Eminem/Instagram, EJ Hersom/Wikimedia Commons

Drug and alcohol addiction doesn't discriminate. Whether young or old, rich or poor, famous or not, substance abuse crosses all differences and demographics. And addiction is an overwhelming obstacle to overcome, no matter who you are.

Rapper Eminem shared on Instagram this week that he had reached a big milestone in his own addiction recovery—12 years of sobriety. He shared a photo of a 12-year pin, which reads "One day at a time" and includes the words Unity, Service, and Recovery.


"Clean dozen, in the books," he wrote. "I am not afraid."

The rapper and actor had spent years battling an addiction to prescription drugs, which he described to Rolling Stone in 2011. "I was taking so many pills that I wasn't even taking them to get high anymore," he said. "I was taking them to feel normal. Not that I didn't get high. I just had to take a ridiculous amount. I want to say in a day I could consume anywhere from 40 to 60 Valium. And Vicodin… maybe 20, 30? I don't know. I was taking a lot of s--t."

Eminem got sober in 2008, and in 2011 shared with GQ what he had learned from his journey through sobriety.

"The thing sobriety has taught me the most is the way I'm wired—why my thought process is so different...I've realized that the way I am helps with the music. Sporadic thoughts will pop into my head and I'll have to go write something down, and the next thing you know I've written a whole song in an hour. But sometimes it sucks, and I wish I was wired like a regular person and could go have a f--kin' drink. But that's the biggest thing about addiction: When you realize that you cannot—for f--k's sake, you can not—f--k around with nothing ever again. I never understood when people would say it's a disease. Like, 'Stop it, d--khead. It's not a disease!' But I finally realized, F--k, man—it really is."

The star received encouragement from a fellow musician and recovering addict, Elton John, in an interview they did together for Interview magazine in 2017.

"Your sobriety day is in my diary," Elton John told him. "I'm so proud of you. I'm 27 years clean, and when you get clean, you see things in a different way. It makes your life so much more manageable. It seems to have made all the difference—I can tell when I speak to you."

"Getting clean made me grow up," Eminem replied. "I feel like all the years that I was using, I wasn't growing as a person."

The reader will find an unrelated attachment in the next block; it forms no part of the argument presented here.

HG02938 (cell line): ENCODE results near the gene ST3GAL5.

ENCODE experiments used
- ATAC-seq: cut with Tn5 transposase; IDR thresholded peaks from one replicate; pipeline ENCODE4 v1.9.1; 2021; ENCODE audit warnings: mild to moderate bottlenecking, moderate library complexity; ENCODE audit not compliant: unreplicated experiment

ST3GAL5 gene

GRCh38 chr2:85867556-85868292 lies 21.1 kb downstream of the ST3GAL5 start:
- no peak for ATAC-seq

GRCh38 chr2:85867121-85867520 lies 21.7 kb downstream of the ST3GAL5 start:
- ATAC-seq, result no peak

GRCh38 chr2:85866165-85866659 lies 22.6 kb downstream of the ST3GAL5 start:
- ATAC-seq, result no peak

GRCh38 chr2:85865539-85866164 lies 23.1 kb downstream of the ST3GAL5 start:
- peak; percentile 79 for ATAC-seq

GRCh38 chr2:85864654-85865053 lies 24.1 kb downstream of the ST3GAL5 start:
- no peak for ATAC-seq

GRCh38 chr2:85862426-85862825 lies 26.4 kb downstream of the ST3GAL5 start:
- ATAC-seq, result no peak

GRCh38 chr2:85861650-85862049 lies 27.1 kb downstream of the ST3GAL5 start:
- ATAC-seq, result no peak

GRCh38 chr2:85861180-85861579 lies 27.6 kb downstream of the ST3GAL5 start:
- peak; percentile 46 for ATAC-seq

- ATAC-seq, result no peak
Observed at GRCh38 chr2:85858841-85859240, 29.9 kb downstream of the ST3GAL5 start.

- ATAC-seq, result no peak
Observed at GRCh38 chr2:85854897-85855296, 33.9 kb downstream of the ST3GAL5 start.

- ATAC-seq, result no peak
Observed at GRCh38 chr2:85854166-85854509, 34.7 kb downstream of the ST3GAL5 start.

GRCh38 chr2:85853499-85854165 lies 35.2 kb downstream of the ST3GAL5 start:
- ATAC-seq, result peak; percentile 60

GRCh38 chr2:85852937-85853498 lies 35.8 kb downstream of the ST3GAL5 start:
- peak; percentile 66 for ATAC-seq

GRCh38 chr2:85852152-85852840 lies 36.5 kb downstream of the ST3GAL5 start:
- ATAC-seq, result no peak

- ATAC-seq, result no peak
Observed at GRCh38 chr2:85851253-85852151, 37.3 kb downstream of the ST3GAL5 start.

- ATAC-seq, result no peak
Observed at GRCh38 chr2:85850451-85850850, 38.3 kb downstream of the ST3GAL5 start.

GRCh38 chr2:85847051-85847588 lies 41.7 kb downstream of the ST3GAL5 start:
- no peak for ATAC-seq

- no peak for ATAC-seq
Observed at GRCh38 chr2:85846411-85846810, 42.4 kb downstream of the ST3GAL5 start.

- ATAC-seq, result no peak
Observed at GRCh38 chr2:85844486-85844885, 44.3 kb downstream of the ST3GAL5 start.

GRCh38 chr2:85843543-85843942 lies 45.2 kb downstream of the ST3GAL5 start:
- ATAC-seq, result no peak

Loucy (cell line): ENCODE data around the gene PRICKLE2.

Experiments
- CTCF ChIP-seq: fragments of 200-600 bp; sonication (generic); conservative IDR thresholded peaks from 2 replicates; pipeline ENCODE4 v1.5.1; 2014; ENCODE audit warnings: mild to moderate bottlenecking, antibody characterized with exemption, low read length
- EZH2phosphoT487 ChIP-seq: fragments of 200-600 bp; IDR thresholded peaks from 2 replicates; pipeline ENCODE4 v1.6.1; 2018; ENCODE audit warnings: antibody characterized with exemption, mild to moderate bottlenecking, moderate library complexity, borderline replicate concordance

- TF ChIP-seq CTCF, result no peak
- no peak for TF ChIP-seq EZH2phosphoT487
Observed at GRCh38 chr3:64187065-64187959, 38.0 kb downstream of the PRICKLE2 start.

Eminem's journey to recovery is like many others who abuse prescription drugs—delayed by denial and dismissal. "People tried to tell me that I had a problem," he recalled in a documentary. "I would say 'Get that f*cking person outta here. I can't believe they said that sh*t to me.'" He would think, "I'm not out there shooting heroin. I'm not f*cking out there putting coke up my nose. I'm not smoking crack," as if only illegal illicit drugs could be considered a problem.

Getting sober isn't easy for anyone, and 12 years is truly a milestone to celebrate—especially during a particularly stressful time in the world.

People in recovery have had to shift the way they maintain sobriety during the coronavirus pandemic. Meetings—a lifeline for many addicts—are having to take place online, which has both benefits and drawbacks. On one hand, attending online meetings might actually be easier for some, since it takes less effort to open a computer and log into a Zoom meeting than it does to leave the house. On the other hand, those human-to-human connections with people who understand your struggles are important, and removing the physical element of that connection changes the dynamic a bit.

Of course, the new stressors of a global pandemic and economic crisis add another layer to recovery. Routines and structure and stability are particularly important for people in recovery, and everything feels pretty topsy-turvy right now. Recovering addicts often feel isolated already, so social distancing poses an extra challenge as well. So if you have friends that you know have struggled with addiction, now is a good time to check in with them.

And if you find yourself struggling with drugs or alcohol, including prescription drugs, or if you feel like you're slipping into something beyond your control, there is support at your fingertips. Reach out to the Substance Abuse and Mental Health Services Administration National Helpline at 1-800-662-HELP (4357) or visit https://findtreatment.gov/.